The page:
General Mobile DSTL1: Good Software, Clunky Hardware
By Mark Sullivan
At a Glance
Useful features in Android 1.5 OS
Supports dual SIM cards
Small, low-resolution screen
Sluggish touchscreen input
No 3G support
The General Mobile DSTL1 smartphone offers all the great features of Google’s Android operating system, but it has some major hardware flaws.
The General Mobile DSTL1 ($450, unlocked; price as of November 16, 2009) has some nice features, like dual-SIM card support, but I found that the device’s awkward design and unresponsive touchscreen dulled the sense of feature-richness and the ease of use that the Android OS can give a mobile device.
The biggest selling point of the DSTL1 phone is that it can support two separate wireless phone numbers. You simply insert two SIM cards into the two slots below the battery. There’s also a slot to accommodate a microSD storage card with a capacity of up to 16GB. The phone itself has 4GB of internal memory.
The DSTL1 runs Android 1.5 OS (not the newer Android 2.0) and carries a 624MHz processor inside. General Mobile went to Sharp Electronics for the 3-inch 240-by-400-pixel touchscreen display and to Sony for the 5-megapixel camera. The DSTL1 has an FM radio on board and offers Bluetooth 2.0 and Wi-Fi support.
These specs look good on paper, but the phone’s construction felt cheap. I didn’t like the phone’s highly reflective plastic chrome outer shell–because I would rather see the phone‘s features and content than my own reflection. The DSTL1 has a navigation wheel with an Enter button in the middle, plus buttons for making a call from either SIM card. General Mobile also provides an on/off button and an extremely useful back button.
Measuring 4.4 by 2.1 by 0.6 inches, the phone is nearly as thick as the Motorola Droid, yet it lacks a slide-out QWERTY keyboard. As a result, you have to rely on the native Android touch keyboard for your typing, which is painfully small and awkward to use in portrait orientation, and far from comfortable in landscape mode.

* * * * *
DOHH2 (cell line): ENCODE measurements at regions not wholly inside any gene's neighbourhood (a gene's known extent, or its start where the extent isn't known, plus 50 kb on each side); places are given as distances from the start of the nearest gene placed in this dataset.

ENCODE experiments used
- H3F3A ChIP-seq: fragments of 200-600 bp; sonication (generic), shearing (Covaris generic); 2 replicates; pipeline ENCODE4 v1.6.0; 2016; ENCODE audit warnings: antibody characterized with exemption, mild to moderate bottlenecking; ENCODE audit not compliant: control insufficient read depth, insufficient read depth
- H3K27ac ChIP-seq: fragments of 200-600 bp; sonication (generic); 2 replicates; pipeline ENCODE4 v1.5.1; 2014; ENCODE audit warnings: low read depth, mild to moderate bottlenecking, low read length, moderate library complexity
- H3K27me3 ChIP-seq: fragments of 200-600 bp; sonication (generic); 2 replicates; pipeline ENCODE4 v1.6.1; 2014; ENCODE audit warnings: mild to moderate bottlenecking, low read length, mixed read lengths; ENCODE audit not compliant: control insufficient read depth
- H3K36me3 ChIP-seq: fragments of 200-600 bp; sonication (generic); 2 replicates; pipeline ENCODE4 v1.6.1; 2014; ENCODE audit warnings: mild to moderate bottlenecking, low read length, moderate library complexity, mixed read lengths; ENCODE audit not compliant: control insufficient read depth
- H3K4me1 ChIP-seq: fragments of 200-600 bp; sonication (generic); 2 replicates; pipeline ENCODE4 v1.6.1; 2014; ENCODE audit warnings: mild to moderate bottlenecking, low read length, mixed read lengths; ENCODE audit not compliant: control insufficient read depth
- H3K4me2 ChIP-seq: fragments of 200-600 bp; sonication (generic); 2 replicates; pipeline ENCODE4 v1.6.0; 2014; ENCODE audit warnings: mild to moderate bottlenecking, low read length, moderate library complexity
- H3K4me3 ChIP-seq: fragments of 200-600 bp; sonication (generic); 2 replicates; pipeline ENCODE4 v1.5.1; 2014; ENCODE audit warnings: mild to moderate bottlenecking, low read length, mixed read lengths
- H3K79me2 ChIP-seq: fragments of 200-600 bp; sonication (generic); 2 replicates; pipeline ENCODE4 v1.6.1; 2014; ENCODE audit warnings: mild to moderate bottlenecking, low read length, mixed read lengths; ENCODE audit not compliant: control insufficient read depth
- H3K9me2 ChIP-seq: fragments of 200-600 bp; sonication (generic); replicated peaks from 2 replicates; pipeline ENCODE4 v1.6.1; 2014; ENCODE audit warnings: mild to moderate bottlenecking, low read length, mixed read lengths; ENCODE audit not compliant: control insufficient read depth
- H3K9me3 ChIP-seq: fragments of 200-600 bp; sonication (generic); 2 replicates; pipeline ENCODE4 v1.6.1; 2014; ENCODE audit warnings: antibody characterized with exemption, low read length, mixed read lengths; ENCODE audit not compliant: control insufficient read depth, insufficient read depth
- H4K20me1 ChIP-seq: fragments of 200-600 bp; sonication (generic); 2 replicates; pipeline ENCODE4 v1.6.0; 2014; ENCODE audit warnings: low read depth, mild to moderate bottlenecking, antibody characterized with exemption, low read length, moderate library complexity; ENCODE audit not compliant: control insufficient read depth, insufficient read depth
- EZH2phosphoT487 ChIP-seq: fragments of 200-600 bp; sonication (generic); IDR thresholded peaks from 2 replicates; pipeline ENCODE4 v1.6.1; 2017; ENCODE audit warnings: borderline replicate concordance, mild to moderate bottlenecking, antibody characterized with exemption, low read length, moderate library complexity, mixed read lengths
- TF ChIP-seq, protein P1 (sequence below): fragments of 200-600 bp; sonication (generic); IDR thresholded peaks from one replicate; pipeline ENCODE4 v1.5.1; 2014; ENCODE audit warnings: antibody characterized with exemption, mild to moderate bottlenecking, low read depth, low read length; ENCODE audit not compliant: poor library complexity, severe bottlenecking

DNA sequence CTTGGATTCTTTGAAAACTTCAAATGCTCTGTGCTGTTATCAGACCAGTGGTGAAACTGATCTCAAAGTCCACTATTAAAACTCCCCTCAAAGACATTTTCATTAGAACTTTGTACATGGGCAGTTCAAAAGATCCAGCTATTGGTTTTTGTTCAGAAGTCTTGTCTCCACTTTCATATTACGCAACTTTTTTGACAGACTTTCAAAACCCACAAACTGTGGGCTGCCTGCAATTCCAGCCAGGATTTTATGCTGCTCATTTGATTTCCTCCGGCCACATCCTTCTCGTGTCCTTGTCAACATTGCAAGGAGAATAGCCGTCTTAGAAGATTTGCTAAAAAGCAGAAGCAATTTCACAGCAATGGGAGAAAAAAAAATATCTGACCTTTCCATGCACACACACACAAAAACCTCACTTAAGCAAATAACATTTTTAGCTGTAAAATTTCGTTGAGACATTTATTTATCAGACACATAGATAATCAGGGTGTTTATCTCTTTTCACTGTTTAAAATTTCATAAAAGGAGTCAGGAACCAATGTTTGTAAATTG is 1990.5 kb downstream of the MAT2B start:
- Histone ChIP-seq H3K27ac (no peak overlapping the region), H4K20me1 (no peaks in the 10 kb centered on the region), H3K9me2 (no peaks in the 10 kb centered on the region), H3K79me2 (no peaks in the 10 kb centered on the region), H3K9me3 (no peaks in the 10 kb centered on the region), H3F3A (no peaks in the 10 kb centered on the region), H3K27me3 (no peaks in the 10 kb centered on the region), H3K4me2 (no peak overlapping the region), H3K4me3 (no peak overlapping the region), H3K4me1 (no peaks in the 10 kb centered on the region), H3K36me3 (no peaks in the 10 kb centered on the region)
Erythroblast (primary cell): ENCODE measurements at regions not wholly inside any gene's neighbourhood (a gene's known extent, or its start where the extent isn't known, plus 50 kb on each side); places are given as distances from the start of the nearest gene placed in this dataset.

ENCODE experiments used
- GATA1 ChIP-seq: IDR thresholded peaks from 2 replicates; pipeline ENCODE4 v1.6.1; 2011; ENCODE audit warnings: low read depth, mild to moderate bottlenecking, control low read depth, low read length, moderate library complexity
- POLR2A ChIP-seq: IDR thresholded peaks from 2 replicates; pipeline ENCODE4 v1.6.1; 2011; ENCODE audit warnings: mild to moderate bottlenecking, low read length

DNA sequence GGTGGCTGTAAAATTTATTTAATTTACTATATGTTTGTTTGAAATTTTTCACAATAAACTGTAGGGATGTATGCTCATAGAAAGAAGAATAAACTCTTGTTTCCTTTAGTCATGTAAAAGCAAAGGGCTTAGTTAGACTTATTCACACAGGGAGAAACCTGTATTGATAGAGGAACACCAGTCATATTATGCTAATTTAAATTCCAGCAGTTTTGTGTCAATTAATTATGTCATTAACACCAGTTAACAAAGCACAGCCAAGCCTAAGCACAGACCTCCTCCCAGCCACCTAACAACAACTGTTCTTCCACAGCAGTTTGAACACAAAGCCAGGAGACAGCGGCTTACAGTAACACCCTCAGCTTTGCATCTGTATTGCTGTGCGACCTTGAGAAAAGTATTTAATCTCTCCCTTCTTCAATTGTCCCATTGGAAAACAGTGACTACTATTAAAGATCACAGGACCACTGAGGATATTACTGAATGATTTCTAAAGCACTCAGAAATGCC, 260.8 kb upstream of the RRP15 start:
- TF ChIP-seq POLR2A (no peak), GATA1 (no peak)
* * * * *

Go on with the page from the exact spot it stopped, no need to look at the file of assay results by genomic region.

All of this might not matter much if the touchscreen worked well, but it doesn’t. The screen appears to be imbedded a few millimeters deep in the phone’s clear plastic shell; in any event, the touchscreen had trouble responding immediately and accurately to my commands in connection with everything from selecting apps to customizing the desktop to using the calculator. Meanwhile, the voice commands, such as ‘open calendar’, seemed to work well.
One of the DSTL1’s biggest shortcomings is its lack of 3G support–it can run only on 2G or 2.5G EDGE networks. I tested the phone with SIM cards from T-Mobile and AT&T inside. The voice calls I made on those EDGE networks were clear and uninterrupted by latency or drops. When I surfed the Net, the phone behaved torpidly and ran at very un-3G-like speeds. (My Palm Pre, in contrast, loads pages pretty briskly with the help of Sprint’s 3G Network).
The DSTL1 does benefit from Google’s Android OS straightforward and intuitive interface. As I moved from task to task, the OS’s basic tools appeared roughly where I expected them to be.
Like other Android phones, the DSTL1 gives you three homescreens for installing your own set of shortcuts, widgets, folders, and wallpapers. A Google search bar appears at the top of the center panel. To move between the three homescreens, you swipe your fingers from side-to-side.